The author of the "torture memos" loves a good fight way more than a good debate.

The author of the "torture memos" loves a good fight way more than a good debate.

The author of the "torture memos" loves a good fight way more than a good debate.

The law, lawyers, and the court.
March 19 2010 7:46 PM

It's Not Me. It's Yoo.

The author of the "torture memos" loves a good fight way more than a good debate.

John Yoo. Click image to expand.
John Yoo

CHARLOTTESVILLE, Va.—John Yoo wants you to hate him. That's kind of his whole point. When he writes op-eds like this one —suggesting President Obama should thank him for enhancing executive power in wartime—what he really wants to do is make you grind your molars into powder. When he tells a room full of undergrads today that for some prisoners locked up at Guantanamo Bay "it's the first time these people have had medical or dental care in their lives"—perhaps so that they can have pretty teeth before you hurl them into a wall —he's doing it to be provoking. It's an old trick. Focus attention on the witch and the witch hunt, and away from the facts. Unfortunately for everyone, Yoo has been so terrific at making himself the witch in this hunt, he's made himself the issue. The same screaming masses he says are out to get him won't let him get a word in edgewise.

Dahlia Lithwick Dahlia Lithwick

Dahlia Lithwick writes about the courts and the law for Slate, and hosts the podcast Amicus.

Yoo is at the University of Virginia today, giving a pair of speeches to promote his new book,   Crisis and Command: A History of Executive Power From George Washington to George W. Bush. What's immediately clear is that there is really no point in hating John Yoo. As he has proved time and again, he is unfailingly polite, self-effacing, and willing to stand by grinning while protesters scream at him. Moreover, while he is adamant that he is the issue, he is equally insistent that he was just a midlevel attorney at the Justice Department, that he never even met Dick Cheney, and that the advice he offered in his infamous Bush-era "torture memos" was just of a "legal" nature." It was others who made the policy. Hating John Yoo is like hating a rodeo clown. But that doesn't stop his opponents from becoming precisely the sort of angry mob he loves to hate right back.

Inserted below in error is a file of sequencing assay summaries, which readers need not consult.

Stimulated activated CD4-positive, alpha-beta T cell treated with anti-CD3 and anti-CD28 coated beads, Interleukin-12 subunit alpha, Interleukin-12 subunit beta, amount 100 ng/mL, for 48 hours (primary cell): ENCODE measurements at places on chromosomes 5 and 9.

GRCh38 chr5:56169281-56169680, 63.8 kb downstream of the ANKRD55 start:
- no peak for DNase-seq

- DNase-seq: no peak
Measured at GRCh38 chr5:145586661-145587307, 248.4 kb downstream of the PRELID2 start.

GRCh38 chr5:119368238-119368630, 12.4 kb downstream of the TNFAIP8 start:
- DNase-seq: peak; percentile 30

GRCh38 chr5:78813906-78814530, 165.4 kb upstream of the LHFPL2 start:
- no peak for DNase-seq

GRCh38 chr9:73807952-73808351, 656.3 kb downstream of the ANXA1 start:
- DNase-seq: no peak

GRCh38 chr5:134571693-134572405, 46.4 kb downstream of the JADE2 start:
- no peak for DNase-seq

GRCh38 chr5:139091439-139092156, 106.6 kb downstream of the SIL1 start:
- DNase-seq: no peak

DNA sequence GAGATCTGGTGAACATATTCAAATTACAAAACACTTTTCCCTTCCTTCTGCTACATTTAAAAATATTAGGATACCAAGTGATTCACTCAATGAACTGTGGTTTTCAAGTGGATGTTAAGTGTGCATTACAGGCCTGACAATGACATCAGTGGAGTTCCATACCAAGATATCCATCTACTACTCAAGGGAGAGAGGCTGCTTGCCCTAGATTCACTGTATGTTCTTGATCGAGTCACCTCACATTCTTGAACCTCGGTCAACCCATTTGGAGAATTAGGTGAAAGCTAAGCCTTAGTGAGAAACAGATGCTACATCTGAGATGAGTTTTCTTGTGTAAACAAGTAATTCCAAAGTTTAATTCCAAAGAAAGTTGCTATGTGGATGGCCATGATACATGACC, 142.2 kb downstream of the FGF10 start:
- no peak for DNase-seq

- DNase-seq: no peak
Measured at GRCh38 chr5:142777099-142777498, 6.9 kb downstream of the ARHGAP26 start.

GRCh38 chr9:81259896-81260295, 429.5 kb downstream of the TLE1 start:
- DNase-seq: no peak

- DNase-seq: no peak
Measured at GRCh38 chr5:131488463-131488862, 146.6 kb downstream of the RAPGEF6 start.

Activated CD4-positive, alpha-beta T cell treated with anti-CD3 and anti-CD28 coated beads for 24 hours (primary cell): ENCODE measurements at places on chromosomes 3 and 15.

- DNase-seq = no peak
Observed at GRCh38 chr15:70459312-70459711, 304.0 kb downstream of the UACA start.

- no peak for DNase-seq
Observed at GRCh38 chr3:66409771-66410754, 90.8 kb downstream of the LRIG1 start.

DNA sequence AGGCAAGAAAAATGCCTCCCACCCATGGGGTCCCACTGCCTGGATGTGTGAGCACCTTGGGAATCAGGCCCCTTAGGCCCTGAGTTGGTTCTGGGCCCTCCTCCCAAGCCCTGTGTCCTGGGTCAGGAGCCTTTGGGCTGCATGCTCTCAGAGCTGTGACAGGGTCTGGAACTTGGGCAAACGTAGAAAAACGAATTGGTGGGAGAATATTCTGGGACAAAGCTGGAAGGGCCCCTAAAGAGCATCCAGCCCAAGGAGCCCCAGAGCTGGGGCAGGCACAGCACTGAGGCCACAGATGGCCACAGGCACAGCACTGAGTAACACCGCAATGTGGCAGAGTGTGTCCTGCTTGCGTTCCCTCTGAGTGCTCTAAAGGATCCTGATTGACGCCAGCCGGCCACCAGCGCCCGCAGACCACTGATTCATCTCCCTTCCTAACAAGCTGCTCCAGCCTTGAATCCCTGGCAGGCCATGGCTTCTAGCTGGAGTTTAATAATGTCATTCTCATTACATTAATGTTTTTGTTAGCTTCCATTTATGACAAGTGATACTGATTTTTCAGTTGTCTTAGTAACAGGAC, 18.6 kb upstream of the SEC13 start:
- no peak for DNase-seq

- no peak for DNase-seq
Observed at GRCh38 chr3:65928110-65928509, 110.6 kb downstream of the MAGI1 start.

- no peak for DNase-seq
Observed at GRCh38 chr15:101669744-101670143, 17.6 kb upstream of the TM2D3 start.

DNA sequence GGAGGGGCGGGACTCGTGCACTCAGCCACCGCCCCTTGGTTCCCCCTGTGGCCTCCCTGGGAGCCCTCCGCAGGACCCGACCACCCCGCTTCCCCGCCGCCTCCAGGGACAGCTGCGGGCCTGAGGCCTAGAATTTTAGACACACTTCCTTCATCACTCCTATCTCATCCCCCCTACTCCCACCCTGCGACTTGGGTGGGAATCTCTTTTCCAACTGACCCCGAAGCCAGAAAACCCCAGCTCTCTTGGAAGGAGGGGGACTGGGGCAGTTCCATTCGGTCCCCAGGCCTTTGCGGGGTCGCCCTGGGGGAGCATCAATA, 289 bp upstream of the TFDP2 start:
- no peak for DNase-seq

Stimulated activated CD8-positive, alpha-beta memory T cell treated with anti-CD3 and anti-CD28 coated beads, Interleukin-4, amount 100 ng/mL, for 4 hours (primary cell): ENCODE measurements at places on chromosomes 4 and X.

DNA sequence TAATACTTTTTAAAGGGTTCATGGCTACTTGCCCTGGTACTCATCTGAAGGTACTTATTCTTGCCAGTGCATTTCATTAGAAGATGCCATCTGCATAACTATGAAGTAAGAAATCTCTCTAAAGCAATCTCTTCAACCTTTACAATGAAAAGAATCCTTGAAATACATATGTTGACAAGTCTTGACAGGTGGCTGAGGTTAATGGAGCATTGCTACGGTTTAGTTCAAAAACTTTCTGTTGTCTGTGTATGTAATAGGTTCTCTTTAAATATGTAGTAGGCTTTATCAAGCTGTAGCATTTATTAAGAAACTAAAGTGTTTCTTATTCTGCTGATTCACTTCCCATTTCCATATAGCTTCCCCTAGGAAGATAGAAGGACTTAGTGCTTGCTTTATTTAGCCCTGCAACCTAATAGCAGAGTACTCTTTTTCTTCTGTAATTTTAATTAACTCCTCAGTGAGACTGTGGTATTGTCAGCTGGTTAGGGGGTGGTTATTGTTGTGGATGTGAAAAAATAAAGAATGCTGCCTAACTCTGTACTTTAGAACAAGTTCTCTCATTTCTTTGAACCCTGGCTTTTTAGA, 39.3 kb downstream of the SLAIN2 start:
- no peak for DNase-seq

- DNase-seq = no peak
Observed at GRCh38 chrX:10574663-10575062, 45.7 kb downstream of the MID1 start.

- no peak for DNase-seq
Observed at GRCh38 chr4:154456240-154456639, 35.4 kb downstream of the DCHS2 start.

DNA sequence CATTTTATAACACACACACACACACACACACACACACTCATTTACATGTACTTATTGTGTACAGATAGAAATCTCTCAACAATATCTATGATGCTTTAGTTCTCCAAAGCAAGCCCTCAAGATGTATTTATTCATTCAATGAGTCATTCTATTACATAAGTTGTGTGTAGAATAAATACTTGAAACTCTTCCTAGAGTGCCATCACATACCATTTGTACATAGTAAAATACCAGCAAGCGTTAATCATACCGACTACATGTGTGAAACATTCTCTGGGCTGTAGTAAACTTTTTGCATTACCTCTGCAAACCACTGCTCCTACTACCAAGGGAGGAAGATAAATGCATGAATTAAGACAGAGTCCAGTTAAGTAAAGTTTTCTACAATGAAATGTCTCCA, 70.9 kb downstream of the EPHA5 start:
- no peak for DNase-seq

At his first stop this morning, at the University of Virginia's Miller Center of Public Affairs, it's immediately clear that there is no such thing as the law. Now there's just your law and my law. The winner is whoever screams loudest. If you believe we are holding "terrorists" at Guantanamo, Yoo is your hero.  If you believe he's responsible for the abuse of innocents, he's a war criminal.

At most Miller Center events, the average age of the audience is about 78. (The University Village "Luxury Condominiums for Active Adults" is right down the street.) Today is no different. Yet today's event is an exercise in the Elderly Gone Wild. Even before Yoo can begin to speak, the entire event degenerates into an ugly spectacle wherein protesters and Yoo fans act out a ridiculous a meta-fight over a) whose free speech rights count more—theirs to protest or Yoo's to speak— b) whether the Miller Center should have invited him to speak in the first place; and c) whether the physical removal of protesters from the hall should be done by gentle or enhanced measures. All the while, distinguished spectators are angrily screaming back and forth at one another to "sit down and shut up" and advising the overworked police as to whom should be removed next. Audience members hold up signs accusing Yoo of being a war criminal and accuse him of "filibustering" when he tries to describe his book, ostensibly the reason he is here. They trade insults with one another over who is smarter, ruder, and more outraged by the general sense of outrage. And as several protesters are dragged from the room, they earnestly upbraid the rest of us for condoning the same event they condoned until they were dragged out screaming. An angry spectator uses his own piece of paper to strike another spectator protesting Yoo with a piece of paper. The organizers try desperately to regain some measure of control.

George Gilliam, assistant director of public programs at the center, introduces Yoo with the story of a former professor of Yoo's, Brian Balogh, on the faculty of the Miller Center, who apparently once told Yoo that he would someday run the world, although Balogh would not want to live in it. When it's his turn to speak, Yoo responds by quipping that despite the events of recent years, Balogh "hasn't yet left the country." Yoo is a fascinating blend of arrogance and aggression. In his second speech of the day, to a smaller crowd comprised mainly of students, he will again correct the faculty member who introduces him for not getting the cute anecdote about him quite right either.